97 – rainy days, fall and uncontroversiality

One of the best things about moving back to my most-loved state of being, better known as Texas, is that rain has, once again, become a good thing. Three years in Oregon left me ready for sunshine, but a West Texas summer has me back to my old rain-loving self. Waking up to the sound of the rain on the roof is pretty amazing when you live in the desert.

rain-roadThis morning is the biggest sign to date of the season changing, as well: When I woke, the temperature outside the house was lower than the temperature inside the house.

I began my morning as I usually do… padding around the kitchen in my sock feet making a cup of tea–and Corey began this weekend morning as he usually does, by not beginning it yet. He is sleeping the sleep of the justly tired.

It’s 6:30 a.m. as I type this, dark and chilly outside. The house is only barely warm-ish at 66 degrees inside, but I won’t turn the central heat on yet.

First reason is that smell of burning dust that you get the first time you turn a heater on after long inactivity. Second reason is that, due to the peculiarities with the way this old house is arranged, our bedroom becomes a preview of hell when you have the heater on.

Last winter, we closed the vents in the bedroom completely and left the windows open in the bathrooms to keep air moving through there. Did I mention this house has two bedrooms and four bathrooms? It was a bunkhouse for cowboys once upon a time… We love it, but one of the oddities is that our bedroom is literally in the center of the house, no outside walls or windows.

So, to keep from frying my beloved like a pig on a spit, I’ve left the heat off and am wearing a fleece jacket while I type this.

When I get cold, I go in the kitchen, open the oven door and warm my hands–I’ve got the oven on 200 to create a warm environment for bread to rise. One of the hazards of the cool night was that the bread dough that I put in a bowl to thaw and rise overnight did thaw, but hasn’t gotten warm enough to rise yet.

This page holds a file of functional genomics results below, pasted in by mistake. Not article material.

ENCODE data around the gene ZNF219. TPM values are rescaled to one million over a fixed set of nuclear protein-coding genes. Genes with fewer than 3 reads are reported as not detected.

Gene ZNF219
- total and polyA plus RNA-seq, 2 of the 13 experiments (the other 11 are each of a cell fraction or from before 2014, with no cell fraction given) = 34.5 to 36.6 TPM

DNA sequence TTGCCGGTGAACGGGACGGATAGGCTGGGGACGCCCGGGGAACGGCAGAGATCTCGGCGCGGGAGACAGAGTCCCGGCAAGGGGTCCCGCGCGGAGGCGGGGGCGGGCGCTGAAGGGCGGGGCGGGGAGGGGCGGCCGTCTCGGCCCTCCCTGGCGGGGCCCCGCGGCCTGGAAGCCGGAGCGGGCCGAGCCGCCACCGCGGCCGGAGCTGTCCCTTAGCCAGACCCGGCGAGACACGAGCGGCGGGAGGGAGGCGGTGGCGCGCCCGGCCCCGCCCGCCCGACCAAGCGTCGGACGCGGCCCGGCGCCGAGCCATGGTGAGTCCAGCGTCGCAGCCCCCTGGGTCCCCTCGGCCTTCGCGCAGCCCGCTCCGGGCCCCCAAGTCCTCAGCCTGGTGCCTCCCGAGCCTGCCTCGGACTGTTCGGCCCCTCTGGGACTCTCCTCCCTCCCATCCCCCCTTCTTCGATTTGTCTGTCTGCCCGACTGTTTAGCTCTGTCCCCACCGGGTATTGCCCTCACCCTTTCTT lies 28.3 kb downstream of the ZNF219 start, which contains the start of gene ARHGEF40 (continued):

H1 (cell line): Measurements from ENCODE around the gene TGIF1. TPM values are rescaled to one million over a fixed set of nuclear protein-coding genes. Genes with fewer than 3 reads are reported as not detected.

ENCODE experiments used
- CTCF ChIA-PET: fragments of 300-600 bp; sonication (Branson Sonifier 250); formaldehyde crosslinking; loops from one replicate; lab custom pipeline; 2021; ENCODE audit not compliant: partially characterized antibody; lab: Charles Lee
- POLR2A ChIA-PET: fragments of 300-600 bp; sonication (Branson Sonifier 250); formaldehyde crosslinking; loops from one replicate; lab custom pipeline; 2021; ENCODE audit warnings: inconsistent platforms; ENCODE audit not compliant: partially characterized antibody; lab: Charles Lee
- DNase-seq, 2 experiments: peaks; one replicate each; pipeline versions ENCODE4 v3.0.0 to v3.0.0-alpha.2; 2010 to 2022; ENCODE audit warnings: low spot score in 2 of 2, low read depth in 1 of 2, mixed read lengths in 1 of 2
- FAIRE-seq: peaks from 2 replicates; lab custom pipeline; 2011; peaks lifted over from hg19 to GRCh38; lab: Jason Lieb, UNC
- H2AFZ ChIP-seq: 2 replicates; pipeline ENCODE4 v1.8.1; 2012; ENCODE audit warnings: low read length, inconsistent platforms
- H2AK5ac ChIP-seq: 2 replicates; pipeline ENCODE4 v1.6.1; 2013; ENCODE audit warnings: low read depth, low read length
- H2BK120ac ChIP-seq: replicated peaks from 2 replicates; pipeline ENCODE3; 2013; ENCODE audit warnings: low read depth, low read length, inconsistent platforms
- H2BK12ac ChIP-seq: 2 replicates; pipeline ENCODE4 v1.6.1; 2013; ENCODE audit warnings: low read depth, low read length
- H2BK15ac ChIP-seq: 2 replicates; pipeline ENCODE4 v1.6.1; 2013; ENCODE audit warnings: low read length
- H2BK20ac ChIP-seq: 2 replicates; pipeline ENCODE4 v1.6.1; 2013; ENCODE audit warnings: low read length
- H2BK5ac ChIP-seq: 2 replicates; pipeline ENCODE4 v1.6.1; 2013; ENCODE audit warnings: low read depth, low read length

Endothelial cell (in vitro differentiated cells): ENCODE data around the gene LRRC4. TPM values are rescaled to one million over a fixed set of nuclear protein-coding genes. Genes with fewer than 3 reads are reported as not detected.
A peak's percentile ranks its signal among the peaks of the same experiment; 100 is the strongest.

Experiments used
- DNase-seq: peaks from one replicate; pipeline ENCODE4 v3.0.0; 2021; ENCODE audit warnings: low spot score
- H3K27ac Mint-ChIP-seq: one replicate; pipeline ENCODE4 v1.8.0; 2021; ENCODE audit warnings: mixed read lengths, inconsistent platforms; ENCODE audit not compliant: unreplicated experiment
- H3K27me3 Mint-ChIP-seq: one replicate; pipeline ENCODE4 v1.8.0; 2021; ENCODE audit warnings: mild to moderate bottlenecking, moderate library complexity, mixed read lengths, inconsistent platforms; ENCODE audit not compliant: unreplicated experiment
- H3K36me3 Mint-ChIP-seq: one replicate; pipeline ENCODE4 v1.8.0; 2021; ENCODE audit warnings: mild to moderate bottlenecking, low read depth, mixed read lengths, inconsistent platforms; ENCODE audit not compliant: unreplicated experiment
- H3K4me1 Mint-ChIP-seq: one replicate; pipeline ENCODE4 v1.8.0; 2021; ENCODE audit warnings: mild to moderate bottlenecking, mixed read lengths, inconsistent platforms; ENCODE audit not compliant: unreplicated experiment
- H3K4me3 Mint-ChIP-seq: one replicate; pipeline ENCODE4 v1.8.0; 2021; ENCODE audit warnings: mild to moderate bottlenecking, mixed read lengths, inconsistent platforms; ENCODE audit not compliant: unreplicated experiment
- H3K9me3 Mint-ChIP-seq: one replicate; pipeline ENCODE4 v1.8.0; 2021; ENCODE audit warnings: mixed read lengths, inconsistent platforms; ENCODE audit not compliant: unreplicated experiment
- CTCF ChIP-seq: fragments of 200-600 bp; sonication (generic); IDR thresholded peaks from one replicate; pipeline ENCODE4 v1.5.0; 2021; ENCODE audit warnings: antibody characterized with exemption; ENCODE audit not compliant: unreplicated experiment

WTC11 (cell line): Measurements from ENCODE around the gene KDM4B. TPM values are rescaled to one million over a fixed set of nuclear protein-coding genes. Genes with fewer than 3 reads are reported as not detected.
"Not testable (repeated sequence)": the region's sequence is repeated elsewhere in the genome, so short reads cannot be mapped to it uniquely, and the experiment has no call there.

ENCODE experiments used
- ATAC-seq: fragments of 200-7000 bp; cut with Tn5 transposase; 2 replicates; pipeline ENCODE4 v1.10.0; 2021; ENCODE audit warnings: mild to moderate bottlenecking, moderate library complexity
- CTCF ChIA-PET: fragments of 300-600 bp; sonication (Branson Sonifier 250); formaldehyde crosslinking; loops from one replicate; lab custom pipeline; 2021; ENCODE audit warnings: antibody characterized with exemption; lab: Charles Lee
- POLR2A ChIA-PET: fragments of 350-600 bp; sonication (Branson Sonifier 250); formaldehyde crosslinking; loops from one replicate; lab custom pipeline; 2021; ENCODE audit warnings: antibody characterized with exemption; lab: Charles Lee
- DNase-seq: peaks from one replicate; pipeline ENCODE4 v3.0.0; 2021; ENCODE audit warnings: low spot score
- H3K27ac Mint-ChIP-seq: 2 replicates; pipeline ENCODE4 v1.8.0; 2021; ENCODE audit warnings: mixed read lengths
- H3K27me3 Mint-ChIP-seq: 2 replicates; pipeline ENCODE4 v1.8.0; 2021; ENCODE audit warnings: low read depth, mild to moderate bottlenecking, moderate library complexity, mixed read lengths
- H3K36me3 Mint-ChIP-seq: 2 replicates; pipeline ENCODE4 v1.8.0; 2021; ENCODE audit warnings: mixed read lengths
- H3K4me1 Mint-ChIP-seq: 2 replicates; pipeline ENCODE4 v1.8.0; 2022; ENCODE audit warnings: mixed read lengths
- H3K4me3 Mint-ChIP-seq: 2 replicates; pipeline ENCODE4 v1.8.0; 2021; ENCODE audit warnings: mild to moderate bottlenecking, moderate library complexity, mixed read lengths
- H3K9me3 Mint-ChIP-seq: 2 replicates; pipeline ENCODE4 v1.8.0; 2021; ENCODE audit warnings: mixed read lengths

When the dough has doubled in size, I’ll portion it out into sandwich rolls and cover it to let it rise again. If you want the recipe, you can go to my post #37. I have made one addition since I wrote that up–I throw in a couple of generous handfuls of whole wheat bran at the flour stage. Makes the rolls a little sweet, a little nutty-tasting, and seems to keep them more moist.

In between warming my hands, I spent the first hour of my day as I usually do, strolling around the Internet. It replaced my newspaper habit–no paper boys come this far out from town, and the nearest towns with newspapers only publish once a week anyway, so I had to replace my daily paper habit with something.

I follow pig-trails of information through all the little twisty turns, following up on whatever interests me. For some reason, this morning’s peregrinations had me questioning myself about why I don’t write about the controversial topics–religion, politics, Oscar Pistorious, the abuse headlines coming out of the NFL, and so on.

That self-questioning follows hard on the heels of a book I’m reading on my Kindle–Trust Me, I’m Lying: Confessions of a Media Manipulator. Reading it was informative as all get-out, but it also left me a little sick to my stomach. Mostly it described how one guy used the blogging world, among other things, to create both negative and positive publicity for his clients.

But, this blog is is not exactly in danger of becoming a Drudge Report or anything like it. I have no ambition to even try to make it that popular, which is a very good thing since most days I get something like two hits. Not two million, two hundred or two thousand. Two. My highest hit day was something like 27.

So, if you’re reading this, you are definitely one of the select few. I kind of like it that way.

I write because I don’t know how not to. You read this because… I don’t know. Why do you read what I write? Inquiring minds want to know!

Advertisements

Leave a Reply

Fill in your details below or click an icon to log in:

WordPress.com Logo

You are commenting using your WordPress.com account. Log Out / Change )

Twitter picture

You are commenting using your Twitter account. Log Out / Change )

Facebook photo

You are commenting using your Facebook account. Log Out / Change )

Google+ photo

You are commenting using your Google+ account. Log Out / Change )

Connecting to %s